California City To Charge $141 A Year To Issue Permits For Residents Wanting To Grow Marijuana At Home

If you are a resident of the city of Indian Wells in California and would like to grow some pot at home under the under the recent voter-approved Adult Use of Marijuana Act (AUMA), be prepared to apply for a permit and pay $141.30 a year to the city administration. According to NBC News, the controversial ordinance passed by the city administration is being termed by many legal experts to be unconstitutional. It has also been termed the most stringent regulation passed statewide by several experts.

Apart from paying an annual fee, citizens would also be required to allow a home inspection by city employees if they wish to get the permit issued. This, according to the city administration, is to ensure that no more than six plants are grown in the premises (which is the maximum allowed under AUMA). City officials are also liable to check that the plants are provided ample ventilation and that the cultivation happens in a locked area, designated for that purpose. The above measures passed in the ordinance has been confirmed by Assistant City Manager David Gassaway.

According to Gassaway, no residents spoke against the ordinance when a public hearing discussing it was held on Thursday. Later, the city council adopted the ordinance in a 4-1 vote. One Councilman abstained from the vote. The abstainer was Councilman Ty Peabody who later spoke to the media and said, "I just don't believe in marijuana."

He went on to add that marijuana is still being legalized in California and that it remains illegal federally.

Meanwhile, Pau Armentano, deputy director for the NORML Foundation, a Washington, D.C., nonprofit lobbying for reform in marijuana laws, was of the opinion that there is no basis for a citizen engaging in legal behavior in the privacy of his property to have to register with the city.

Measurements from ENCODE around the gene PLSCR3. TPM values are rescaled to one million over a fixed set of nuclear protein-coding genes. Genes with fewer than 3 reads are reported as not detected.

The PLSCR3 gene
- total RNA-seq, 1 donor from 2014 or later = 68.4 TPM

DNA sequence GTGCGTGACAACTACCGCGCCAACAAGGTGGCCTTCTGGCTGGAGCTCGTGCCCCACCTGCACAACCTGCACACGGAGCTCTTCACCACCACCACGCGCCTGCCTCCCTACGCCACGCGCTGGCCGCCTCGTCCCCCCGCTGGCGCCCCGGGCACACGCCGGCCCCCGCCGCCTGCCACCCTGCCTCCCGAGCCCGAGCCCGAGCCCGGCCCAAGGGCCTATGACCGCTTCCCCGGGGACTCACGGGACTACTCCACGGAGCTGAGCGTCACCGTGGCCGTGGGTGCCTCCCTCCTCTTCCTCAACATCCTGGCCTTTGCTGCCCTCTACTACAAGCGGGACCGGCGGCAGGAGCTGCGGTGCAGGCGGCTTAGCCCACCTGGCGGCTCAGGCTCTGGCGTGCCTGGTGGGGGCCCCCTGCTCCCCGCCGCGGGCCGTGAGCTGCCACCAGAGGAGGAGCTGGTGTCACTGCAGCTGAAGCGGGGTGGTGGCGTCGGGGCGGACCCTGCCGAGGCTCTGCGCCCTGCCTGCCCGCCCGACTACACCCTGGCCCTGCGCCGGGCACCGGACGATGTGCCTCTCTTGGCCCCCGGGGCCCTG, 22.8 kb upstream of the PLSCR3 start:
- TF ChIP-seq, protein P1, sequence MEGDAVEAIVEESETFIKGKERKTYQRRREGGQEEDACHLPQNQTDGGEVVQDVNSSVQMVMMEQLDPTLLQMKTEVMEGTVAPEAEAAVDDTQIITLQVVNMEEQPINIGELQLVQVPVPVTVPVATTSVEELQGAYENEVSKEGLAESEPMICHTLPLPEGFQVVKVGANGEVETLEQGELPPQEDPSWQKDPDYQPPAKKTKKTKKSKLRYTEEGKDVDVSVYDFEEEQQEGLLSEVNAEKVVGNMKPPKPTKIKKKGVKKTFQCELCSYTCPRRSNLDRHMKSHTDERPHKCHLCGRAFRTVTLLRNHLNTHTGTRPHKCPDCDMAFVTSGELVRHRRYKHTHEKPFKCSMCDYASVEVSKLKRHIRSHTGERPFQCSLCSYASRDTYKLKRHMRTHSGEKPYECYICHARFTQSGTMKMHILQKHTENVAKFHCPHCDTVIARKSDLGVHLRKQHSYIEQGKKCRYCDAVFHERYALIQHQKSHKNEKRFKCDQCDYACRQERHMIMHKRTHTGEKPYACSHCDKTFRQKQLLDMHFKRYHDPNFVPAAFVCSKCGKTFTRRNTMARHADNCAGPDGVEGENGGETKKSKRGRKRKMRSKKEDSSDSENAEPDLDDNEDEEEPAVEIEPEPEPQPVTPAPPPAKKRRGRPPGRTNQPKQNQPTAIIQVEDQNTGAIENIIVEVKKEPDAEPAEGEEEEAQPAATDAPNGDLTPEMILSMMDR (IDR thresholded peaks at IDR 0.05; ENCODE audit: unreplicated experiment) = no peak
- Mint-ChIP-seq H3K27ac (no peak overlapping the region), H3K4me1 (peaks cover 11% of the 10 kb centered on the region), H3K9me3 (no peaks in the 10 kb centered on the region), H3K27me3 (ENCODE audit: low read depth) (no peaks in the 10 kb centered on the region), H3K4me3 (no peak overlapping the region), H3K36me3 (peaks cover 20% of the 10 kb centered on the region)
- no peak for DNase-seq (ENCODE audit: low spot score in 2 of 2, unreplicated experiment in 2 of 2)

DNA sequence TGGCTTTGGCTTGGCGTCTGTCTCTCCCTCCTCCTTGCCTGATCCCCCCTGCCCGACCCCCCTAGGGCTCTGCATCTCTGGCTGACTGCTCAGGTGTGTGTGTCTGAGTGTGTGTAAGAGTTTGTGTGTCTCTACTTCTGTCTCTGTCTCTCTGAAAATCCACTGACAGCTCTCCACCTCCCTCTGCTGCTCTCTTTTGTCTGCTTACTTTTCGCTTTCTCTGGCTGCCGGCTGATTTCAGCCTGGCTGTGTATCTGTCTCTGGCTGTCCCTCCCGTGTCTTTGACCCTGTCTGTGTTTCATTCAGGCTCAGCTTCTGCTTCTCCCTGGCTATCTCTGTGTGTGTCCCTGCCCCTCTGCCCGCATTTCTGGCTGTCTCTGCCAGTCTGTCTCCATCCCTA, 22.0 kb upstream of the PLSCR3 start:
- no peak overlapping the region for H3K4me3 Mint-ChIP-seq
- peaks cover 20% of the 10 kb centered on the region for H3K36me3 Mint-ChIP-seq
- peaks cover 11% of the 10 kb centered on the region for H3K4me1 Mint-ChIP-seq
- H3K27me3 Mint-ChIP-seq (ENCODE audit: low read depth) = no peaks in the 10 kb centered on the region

"If individuals are engaging in legal behavior in their privacy of their own home, it does not seem appropriate to have to register with the city. This seems awfully onerous."
Armentano also talked about privacy aspects of the ordinance because the issue of permits effectively means that the city would have a complete list of people who are (legally) growing marijuana at their homes. He equated the ordinance to the city indulging in Big Brother-like surveillance by law enforcement. He, however, went on to add that several sites across the U.S. do maintain a record of medical marijuana users and that there have been no reports of abuse so far.
"In theory, no, not a fan of having to register. But we have no incidences of (abuse) happening."
After told about the ordinance, Erwin Chemerinksy, the deal at the Irvine law school, University of California revealed that current California laws allow city administrations to frame "reasonable" regulations for areas that fall under their jurisdiction. However, the latest ordinance went too far beyond what the laws allow, Erwin opined.

"I think this goes significantly beyond what state law allows local governments to do," he said.

Another expert in the field, cannabis law expert and attorney Omar Figueroa also termed the ordinance "unconstitutional" and "crazy," while adding that he never seen this kind of legislation anywhere in the U.S.

"It's not a constitutionally enforceable law. It would be foolish of them to enforce it. It's an issue that could be very costly for Indian Wells... they could end up with a federal court lawsuit. I hope they don't waste taxpayer money trying to enforce this unconstitutional law."
City officials, however, do not see any legal problems with the ordinance and termed the regulations pretty "reasonable."

[Featured Image by Rich Pedroncelli/AP Photo]